Game two I mulliganed into Raging Ravine, Sejiri Steppe, Mountain, Noble Hierarch, Knight of the Reliquary, Ranger of Eos. I draw a blank and lead with Ravine, which gets Spreading Seased. My Steppe also gets Spreading Seased, and the one spell I can cast (Ranger of Eos) is not enough to beat his Sphinx of Jwar Isle.
After board I take out the one Path to Exile and the Behemoth Sledge for two Wild Nacatls back, because I am on the play and I think it is likely that he doesn’t have Baneslayer Angel – despite me not doing anything it took him a long time to kill me, and I didn’t get to see any Angels or something that told me he had Angels. Even if he did, he now has less time to play them, since I am on the play, and I still have three Oblivion Rings.
Game three he only has one blue source, which I Tectonic Edge soon enough. He is able to put up a fight with his RW mana, with Earthquake and Ajani Vengeant, but I resolve Manabarbs and then when he taps some mana I kill his Ajani Vengeant, and then he can’t really recover.
Round 2: GW
Game one in this match is sometimes tough, because they are capable of much more explosive starts and Emeria Angel is not easy to deal with. Luckily for me, he was stuck on four lands, and then I manage to grow my Knight big enough so that the Seijiri Steppe that I drew kills him. I think I drew Seijiri Steppe in over half my games during this tournament, and this one was the only one I was glad I did.
After sideboard the games become much better, because Sparkmage is just a house against them, collared or not. Game two is a very drawn out game, with both of us having Baneslayer Angels and me a very big Scute Mob that was Behemoth Sledged. I had a very strong board position, and my opponent died with six lands and Martial Coup in his hand, but I doubt he would have won even if he had found his seventh land, as I had a bunch of manlands and relevant spells in hand that I was holding.
Round 3: Vampires
Both those games were pretty much the same, and they were both really easy. In both I had a fast start and a Behemoth Sledge, and my opponent was kind of flooded. I make sure I play around Tendrils of Corruption with my Knight of the Reliquary game two by simply not attacking with it, but in the end he just doesn’t have anything.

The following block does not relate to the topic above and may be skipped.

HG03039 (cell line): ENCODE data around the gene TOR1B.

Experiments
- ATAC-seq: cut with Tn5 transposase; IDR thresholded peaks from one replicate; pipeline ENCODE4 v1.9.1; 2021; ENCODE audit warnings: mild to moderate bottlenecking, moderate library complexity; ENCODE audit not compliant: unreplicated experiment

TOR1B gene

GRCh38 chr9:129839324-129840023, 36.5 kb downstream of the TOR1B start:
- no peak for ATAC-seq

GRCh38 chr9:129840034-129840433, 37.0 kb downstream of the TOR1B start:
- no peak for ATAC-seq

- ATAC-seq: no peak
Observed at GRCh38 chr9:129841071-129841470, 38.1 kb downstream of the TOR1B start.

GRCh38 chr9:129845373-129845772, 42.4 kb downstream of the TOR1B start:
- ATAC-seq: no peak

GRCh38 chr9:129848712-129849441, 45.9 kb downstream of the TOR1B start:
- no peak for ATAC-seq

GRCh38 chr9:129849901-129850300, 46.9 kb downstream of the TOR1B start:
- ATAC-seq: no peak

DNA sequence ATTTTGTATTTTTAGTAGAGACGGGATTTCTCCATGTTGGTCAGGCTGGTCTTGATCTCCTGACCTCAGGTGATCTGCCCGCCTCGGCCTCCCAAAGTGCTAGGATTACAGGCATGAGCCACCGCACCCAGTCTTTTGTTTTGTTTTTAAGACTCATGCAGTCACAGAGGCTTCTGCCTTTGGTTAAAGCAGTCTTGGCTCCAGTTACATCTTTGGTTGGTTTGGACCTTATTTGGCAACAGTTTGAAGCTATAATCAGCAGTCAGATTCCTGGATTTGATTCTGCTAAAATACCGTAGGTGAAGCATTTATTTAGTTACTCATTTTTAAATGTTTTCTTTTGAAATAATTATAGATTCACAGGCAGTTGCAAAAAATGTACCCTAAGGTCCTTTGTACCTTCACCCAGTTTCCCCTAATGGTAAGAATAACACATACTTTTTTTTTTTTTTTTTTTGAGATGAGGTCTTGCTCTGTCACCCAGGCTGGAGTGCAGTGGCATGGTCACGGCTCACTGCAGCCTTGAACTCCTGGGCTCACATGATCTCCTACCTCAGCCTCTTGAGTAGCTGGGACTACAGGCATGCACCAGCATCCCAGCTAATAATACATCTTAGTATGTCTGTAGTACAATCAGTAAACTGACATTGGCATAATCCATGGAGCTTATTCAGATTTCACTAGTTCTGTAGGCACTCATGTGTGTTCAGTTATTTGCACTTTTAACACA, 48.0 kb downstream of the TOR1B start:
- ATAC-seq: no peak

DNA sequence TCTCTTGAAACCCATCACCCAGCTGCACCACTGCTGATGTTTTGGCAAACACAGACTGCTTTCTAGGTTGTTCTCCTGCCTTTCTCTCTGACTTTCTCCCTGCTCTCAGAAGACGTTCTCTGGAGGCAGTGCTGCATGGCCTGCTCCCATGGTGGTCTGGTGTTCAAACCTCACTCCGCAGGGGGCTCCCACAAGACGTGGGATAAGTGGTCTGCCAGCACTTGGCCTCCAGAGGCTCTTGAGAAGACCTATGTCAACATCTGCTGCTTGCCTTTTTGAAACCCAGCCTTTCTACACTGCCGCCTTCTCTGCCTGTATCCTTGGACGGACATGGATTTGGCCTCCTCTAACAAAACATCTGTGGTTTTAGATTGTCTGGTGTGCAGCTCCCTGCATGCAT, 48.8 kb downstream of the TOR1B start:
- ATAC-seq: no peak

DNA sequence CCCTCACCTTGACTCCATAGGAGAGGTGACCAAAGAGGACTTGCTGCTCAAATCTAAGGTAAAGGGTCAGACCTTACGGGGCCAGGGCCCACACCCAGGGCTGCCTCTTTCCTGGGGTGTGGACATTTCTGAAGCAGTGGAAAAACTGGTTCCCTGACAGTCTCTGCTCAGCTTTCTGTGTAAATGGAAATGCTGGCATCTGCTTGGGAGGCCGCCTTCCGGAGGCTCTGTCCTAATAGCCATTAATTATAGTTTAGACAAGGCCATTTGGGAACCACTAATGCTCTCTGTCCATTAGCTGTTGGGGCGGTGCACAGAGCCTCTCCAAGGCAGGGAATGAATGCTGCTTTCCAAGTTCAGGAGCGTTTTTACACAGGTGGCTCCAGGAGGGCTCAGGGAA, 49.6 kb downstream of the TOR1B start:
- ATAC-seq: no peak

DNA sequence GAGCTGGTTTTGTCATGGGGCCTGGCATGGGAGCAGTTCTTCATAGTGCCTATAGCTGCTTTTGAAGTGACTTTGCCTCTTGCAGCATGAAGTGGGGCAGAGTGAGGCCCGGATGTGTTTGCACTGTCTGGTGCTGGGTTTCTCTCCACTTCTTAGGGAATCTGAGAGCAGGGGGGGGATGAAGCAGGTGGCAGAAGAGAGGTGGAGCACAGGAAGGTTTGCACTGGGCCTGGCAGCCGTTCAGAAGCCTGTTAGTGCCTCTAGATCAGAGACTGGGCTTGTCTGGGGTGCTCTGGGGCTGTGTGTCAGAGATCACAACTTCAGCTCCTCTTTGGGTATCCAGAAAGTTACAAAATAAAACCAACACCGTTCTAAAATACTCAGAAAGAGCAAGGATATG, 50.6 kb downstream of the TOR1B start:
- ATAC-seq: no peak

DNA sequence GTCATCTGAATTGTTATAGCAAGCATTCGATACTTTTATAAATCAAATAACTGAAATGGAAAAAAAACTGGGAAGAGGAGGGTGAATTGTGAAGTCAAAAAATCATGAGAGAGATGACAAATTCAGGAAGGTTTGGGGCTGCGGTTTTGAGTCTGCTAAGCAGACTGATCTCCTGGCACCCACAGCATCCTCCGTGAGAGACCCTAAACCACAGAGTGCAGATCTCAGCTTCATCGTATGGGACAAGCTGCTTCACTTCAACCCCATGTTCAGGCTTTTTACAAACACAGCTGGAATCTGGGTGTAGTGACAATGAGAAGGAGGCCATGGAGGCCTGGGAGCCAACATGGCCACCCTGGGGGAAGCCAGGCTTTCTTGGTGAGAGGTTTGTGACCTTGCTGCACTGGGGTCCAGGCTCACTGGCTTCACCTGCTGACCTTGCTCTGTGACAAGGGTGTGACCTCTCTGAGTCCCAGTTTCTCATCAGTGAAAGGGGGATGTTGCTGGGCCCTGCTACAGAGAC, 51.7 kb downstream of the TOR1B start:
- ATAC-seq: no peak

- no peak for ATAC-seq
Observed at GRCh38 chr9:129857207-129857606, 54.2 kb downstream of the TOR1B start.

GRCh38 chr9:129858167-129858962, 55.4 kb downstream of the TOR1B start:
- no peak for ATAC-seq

We didn’t really test much against Vampires post board, but we didn’t feel like we needed something very specific. It might be that Scattershot Archer is a good addition, with Basilisk Collar and all, but we simply didn’t think of that.
Ajani Vengeant is not a bad card against them – it deals with Vampire Nighthawk and sometimes with Vampire Nocturnus, which is by far the most problematic card in this match, but I have no idea what else to take out. At first I thought it was Malakir Bloodwitch, but then Josh and Web tested the match a lot and they said it was Nocturnus, and when I played that is how I felt too – generally if you manage to kill Nocturnus they can’t really win, as your guys are much bigger and better, so try to save your removal for that one.
Round 4: Howling Mine
Game one I start with Wild Nacatl + Noble Hierarch into Ajani Vengeant, and that is enough to put some pressure on him. When he gets to four lands, he plays Font of Mythos and passes, and I have three cards to find a fetchland, a Bolt, a Bloodbraid Elf or a Behemoth Sledge + a land. I draw a Bloodbraid and he dies before he can untap with his Font.
I boarded in Dauntless Escorts because they are 3/3s for 3, and simply fit the curve better than Ranger of Eos, and you generally don’t care about the extra cards anyway – when you lose, it is not for the lack of creatures. I didn’t think he had Wraths, but if he did that was a plus.
Game two was very frustrating, in the way that every game I lose to this deck is frustrating. I had a hand with Noble Hierarch, Oblivion Ring, Forest and Stirring Wildwood. He started with Howling Mine, and I couldn’t draw an untapped land, so I just passed on my turn two. Then on turn three I finally Oblivion Ring his Mine, but he has a Font of Mythos. Perhaps I should have just held the Ring in this situation, and played a guy instead – this way I am always two turns behind him.
On my turn I draw three cards and find nothing that isn’t a creature, and he Angelsongs.